The world was recently fascinated by the hatching of baby bald eagles in Florida. The leather community and other interested individuals in the mid-Atlantic area are excited about the long-awaited rebirth of a different eagle—the Baltimore Eagle.
Since the iconic leather bar closed its doors in December 2012, its path to reopening has been characterized by major challenges, setbacks and ultimate victories.
The owners and the management team dealt with unforeseen problems with the building’s structure, plumbing and wiring soon after the property, located at 2022 N. Charles St., was purchased by local developers Charles Parrish and Ian Parrish for $300,000. This necessitated the virtual gutting of the original building.
There were other impediments including early opposition from local community associations, the refusal to approve the transfer of the original license by the city liquor board, construction and utility delays, and the usual red tape.
However, through the efforts of Charles King, Greg King, Robert Gasser and John Gasser—all partners in the business—as well as the Parrishes, the management team was able to allay the concerns of the community associations; the liquor license transfer subsequently purchased from former Club Hippo owner Chuck Bowers was approved by the liquor board; and the massive renovations, which continued while the earlier battles were being waged, are all but complete.
“In a city plagued by economic hardship and social injustice, we endeavored a highly technical and financially demanding reconstruction in order to welcome back friends of the Baltimore Eagle to their home away from home,” Ian Parrish told the Blade. “Our fight for equal treatment by the city liquor board strengthened my belief that equality isn’t just an LGBT issue; it’s a cause that affects every member of our community, and we’re honored and humbled by how our friends and neighbors came together to support us. We’ve come out on top, and our new opening shows that there’s no wrong in this town that our pride can’t cure.”
Accordingly, the Baltimore Eagle’s owners and managers can state at last that the bar is about to be open for business, though an exact date hasn’t been announced. The final inspection and permit issuance are scheduled to take place this week.
The management team, with its experience in the leather community, designed the concept for the Baltimore Eagle. From a physical standpoint, the differences between the original Eagle and the new iteration couldn’t be starker.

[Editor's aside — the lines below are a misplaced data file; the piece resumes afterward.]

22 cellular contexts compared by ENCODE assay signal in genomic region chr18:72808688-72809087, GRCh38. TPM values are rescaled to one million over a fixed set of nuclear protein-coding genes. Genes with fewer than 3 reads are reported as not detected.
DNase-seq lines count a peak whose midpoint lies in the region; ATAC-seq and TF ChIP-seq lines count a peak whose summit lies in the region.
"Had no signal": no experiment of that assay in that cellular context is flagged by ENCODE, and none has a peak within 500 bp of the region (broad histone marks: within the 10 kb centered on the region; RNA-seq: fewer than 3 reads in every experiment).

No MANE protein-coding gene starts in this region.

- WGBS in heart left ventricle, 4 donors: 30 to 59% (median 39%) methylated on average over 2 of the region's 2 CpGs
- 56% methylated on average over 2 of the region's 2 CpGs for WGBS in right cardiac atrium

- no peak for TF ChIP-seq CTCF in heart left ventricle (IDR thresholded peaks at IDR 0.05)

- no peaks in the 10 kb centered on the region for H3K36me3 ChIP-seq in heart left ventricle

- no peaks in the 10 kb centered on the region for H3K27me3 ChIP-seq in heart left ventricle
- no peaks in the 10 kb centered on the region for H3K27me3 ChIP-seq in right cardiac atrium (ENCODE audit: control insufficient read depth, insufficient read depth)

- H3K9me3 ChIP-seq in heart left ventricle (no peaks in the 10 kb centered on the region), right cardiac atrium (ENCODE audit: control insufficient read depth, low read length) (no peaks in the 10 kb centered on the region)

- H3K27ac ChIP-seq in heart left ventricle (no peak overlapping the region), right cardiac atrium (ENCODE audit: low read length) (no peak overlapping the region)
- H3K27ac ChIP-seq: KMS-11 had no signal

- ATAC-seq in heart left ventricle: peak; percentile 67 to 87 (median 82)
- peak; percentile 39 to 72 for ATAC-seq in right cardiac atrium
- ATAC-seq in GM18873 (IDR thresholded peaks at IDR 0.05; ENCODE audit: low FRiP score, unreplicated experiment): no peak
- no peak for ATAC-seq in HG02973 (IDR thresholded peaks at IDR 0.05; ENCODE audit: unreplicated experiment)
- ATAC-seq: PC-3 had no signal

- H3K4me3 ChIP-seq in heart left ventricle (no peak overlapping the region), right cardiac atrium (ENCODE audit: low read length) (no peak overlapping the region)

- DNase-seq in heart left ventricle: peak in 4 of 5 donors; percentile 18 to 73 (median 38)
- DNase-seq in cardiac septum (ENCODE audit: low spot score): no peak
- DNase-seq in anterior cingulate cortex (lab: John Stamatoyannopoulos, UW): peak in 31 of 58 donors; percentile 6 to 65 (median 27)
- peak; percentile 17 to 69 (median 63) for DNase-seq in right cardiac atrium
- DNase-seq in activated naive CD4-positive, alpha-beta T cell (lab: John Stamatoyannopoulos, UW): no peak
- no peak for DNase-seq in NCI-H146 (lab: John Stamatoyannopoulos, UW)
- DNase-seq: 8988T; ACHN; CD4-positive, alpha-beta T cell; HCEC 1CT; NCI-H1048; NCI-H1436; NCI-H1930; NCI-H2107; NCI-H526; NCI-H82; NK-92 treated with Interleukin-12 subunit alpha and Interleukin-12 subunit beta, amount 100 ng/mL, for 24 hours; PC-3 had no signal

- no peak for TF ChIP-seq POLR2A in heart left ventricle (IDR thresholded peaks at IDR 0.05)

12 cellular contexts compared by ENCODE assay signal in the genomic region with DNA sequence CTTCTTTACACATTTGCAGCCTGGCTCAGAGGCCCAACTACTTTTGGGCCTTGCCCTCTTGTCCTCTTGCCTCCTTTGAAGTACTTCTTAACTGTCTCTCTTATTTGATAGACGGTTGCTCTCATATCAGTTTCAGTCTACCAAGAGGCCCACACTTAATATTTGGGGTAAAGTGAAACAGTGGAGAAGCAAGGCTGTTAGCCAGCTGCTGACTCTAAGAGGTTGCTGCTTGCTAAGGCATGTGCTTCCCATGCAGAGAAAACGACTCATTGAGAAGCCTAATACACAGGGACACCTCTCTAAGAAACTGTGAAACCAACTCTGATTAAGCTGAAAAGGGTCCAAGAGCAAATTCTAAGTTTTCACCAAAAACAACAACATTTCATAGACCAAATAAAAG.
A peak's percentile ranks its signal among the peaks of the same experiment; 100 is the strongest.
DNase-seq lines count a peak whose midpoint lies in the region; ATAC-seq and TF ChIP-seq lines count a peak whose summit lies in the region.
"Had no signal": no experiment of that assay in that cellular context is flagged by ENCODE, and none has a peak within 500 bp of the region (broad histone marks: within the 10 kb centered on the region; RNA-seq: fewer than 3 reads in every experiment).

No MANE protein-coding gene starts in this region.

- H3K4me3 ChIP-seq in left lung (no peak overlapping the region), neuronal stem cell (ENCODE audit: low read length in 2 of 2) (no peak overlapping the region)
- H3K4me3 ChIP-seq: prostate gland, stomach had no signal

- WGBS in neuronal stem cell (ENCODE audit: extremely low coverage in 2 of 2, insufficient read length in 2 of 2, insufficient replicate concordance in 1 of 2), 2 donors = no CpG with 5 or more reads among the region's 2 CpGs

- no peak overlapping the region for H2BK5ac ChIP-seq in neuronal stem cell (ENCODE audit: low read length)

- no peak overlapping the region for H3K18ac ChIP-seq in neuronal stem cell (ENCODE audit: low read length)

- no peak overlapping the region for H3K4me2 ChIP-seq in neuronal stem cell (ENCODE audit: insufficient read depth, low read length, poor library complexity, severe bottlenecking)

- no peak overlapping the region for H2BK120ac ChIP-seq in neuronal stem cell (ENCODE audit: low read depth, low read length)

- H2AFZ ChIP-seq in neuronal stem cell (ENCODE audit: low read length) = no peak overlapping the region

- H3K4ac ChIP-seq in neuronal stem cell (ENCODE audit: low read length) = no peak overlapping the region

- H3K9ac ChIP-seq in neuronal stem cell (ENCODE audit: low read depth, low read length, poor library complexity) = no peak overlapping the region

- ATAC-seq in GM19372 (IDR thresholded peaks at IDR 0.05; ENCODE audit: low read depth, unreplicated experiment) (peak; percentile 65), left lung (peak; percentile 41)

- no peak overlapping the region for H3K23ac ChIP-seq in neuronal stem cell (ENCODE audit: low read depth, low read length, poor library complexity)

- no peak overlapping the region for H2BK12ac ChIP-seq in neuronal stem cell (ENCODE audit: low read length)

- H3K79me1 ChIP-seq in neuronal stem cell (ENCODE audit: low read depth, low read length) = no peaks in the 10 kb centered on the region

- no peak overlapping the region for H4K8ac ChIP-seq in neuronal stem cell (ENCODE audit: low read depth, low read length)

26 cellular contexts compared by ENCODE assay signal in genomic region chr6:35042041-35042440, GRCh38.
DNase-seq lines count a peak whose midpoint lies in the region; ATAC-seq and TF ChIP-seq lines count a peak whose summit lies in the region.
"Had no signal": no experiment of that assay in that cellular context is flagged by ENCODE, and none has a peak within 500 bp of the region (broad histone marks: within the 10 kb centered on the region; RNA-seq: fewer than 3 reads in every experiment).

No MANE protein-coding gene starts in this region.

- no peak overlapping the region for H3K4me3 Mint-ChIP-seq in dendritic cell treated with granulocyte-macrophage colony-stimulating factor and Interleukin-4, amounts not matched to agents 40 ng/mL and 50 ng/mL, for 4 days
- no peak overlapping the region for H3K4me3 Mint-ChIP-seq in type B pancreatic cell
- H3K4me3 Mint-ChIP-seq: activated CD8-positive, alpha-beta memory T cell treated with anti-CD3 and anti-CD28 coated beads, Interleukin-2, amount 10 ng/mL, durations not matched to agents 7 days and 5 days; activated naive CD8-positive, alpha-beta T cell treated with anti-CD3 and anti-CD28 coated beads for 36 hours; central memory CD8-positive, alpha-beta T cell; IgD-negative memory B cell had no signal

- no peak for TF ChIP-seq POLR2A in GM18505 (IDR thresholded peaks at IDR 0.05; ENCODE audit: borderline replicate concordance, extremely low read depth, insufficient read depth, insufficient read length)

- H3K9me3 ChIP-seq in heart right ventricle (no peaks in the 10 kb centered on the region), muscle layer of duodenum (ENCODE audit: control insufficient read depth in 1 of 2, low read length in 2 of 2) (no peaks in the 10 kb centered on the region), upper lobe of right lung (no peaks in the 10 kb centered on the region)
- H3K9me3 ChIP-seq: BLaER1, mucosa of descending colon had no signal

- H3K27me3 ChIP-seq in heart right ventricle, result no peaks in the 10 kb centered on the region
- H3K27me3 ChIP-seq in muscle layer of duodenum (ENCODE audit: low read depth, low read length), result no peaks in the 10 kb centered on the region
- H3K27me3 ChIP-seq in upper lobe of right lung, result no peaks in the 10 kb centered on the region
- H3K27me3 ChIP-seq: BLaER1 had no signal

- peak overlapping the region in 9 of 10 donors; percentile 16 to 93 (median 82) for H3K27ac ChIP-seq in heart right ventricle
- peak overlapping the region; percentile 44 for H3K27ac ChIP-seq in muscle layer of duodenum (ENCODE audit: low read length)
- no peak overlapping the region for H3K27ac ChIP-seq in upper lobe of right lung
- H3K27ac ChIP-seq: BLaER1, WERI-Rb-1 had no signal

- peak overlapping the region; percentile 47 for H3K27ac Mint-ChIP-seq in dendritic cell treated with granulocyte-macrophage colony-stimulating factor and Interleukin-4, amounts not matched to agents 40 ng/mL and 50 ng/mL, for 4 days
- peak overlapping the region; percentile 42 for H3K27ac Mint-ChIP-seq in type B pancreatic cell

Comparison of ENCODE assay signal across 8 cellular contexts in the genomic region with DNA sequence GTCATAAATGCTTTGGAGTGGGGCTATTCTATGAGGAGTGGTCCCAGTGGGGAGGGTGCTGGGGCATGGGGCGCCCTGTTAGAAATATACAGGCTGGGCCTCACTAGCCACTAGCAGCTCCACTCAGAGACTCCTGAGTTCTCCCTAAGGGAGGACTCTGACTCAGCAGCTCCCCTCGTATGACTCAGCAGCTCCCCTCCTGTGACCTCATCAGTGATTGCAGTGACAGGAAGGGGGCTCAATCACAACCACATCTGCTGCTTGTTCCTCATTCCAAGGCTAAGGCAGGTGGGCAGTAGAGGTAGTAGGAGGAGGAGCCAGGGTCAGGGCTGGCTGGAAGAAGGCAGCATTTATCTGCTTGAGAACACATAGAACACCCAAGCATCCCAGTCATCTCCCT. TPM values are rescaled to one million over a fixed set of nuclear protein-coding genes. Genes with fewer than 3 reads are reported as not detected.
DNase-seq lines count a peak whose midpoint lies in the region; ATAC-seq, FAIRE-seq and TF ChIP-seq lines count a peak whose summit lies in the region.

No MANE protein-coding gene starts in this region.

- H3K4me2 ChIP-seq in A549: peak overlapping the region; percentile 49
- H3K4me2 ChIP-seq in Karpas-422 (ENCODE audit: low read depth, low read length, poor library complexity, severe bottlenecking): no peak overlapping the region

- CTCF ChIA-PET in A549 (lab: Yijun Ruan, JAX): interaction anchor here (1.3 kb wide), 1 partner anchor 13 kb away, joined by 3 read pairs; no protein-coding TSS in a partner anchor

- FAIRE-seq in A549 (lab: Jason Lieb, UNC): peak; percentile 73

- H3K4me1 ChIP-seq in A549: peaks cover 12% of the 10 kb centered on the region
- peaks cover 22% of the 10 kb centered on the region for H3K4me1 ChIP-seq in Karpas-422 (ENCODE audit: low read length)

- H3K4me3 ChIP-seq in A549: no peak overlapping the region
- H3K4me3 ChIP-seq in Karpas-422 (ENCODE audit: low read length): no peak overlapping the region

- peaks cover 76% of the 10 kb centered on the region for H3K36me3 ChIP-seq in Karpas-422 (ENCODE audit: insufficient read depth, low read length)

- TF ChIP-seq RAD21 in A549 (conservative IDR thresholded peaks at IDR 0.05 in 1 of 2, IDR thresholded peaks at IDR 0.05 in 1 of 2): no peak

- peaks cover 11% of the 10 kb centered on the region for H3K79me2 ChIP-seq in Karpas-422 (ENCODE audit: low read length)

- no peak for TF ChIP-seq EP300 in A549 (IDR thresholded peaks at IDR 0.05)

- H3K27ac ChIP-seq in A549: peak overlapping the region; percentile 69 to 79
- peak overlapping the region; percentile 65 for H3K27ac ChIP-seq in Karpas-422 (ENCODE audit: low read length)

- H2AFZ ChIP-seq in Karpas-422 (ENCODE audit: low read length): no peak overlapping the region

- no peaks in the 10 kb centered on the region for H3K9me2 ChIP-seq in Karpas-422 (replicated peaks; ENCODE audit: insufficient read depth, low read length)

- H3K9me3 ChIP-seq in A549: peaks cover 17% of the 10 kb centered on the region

The previous Baltimore Eagle consisted of a gritty, long narrow space that, aside from a small leather store above a staircase in the rear, was confined to the ground floor. The extensive reconstruction of the building, which cost $1.7 million, has dramatically increased the area of the original footprint and added a full-use second floor. It will have a state-of-the-art air conditioning system among its myriad improvements.
From a thematic standpoint, the Baltimore Eagle retains and enhances its leather identity and vibe while adding features that will appeal to a broader community.
The popular outdoor courtyard that offered a respite from the often crowded and stuffy air inside the old bar will continue to be a facet of the new establishment. The courtyard with its own bar will have many improvements according to management and is expected to be ready for use this spring.
Inside the front entrance on heavily travelled Charles Street—a main artery that runs north though the city—sits the Sports Bar with several flat screen TVs. There are also open spaces for casual dining with “gastro-pub” inspired lunch and dinner menus and custom catering by European-trained Master Chef Ed Scholly with his 26 years of culinary experience. A DJ booth from which an eclectic mix of music will be played is situated in that space.
Outside the Sports Bar is a sitting area and lounge. Along the wall there is a display case containing a variety of leather-related memorabilia and artifacts. That area also includes a pansexual restroom.
Additionally, on the street level is an exclusive Code Bar whereby only those in leather or fetish gear will be admitted. This area, with a garage-themed décor, has its own DJ set-up.
“For those who are concerned about having a dark cruise bar, we will encompass that,” explains Charles King, the general manager.
A package goods store is located on the ground level where the entrance to the original Eagle stood.
In a dramatic departure from the old Eagle there is a Moulin Rouge-inspired cabaret/nightclub space on the upper floor called Nest. This includes a stage with professional digital video projection and sound that can be used for entertainment, film festivals and special events.
Management promises regular dance parties bringing the Montreal and European dance music scene to Nest and perhaps the occasional Hippo Retro Dance Party. It is also suitable for weddings, banquets and other celebrations.
Nest has a bar of its own as well as a patio. On this level, another set of restrooms is located, but they are separated by gender. In addition, there is a leather and fetish store as well as an erotic art gallery.
The successful end to this arduous journey is not lost on partner John Gasser, who oversees the package goods store operations as well as administration.
“With gay bars shutting their doors here and across the country, people told us we were crazy to reopen one, hence the name of our corporation, 4 Crazy Guys. Really!” Gasser told the Blade.
“What has given us the most confidence in this project and Baltimore in particular has been the incredible community support and the many volunteers who have generously given freely of their time and various areas of expertise — far too many to start telling you about them all. It is they who have helped us make it possible for the Baltimore Eagle to soar again and even higher. I am inspired, personally deeply grateful, and humbled.”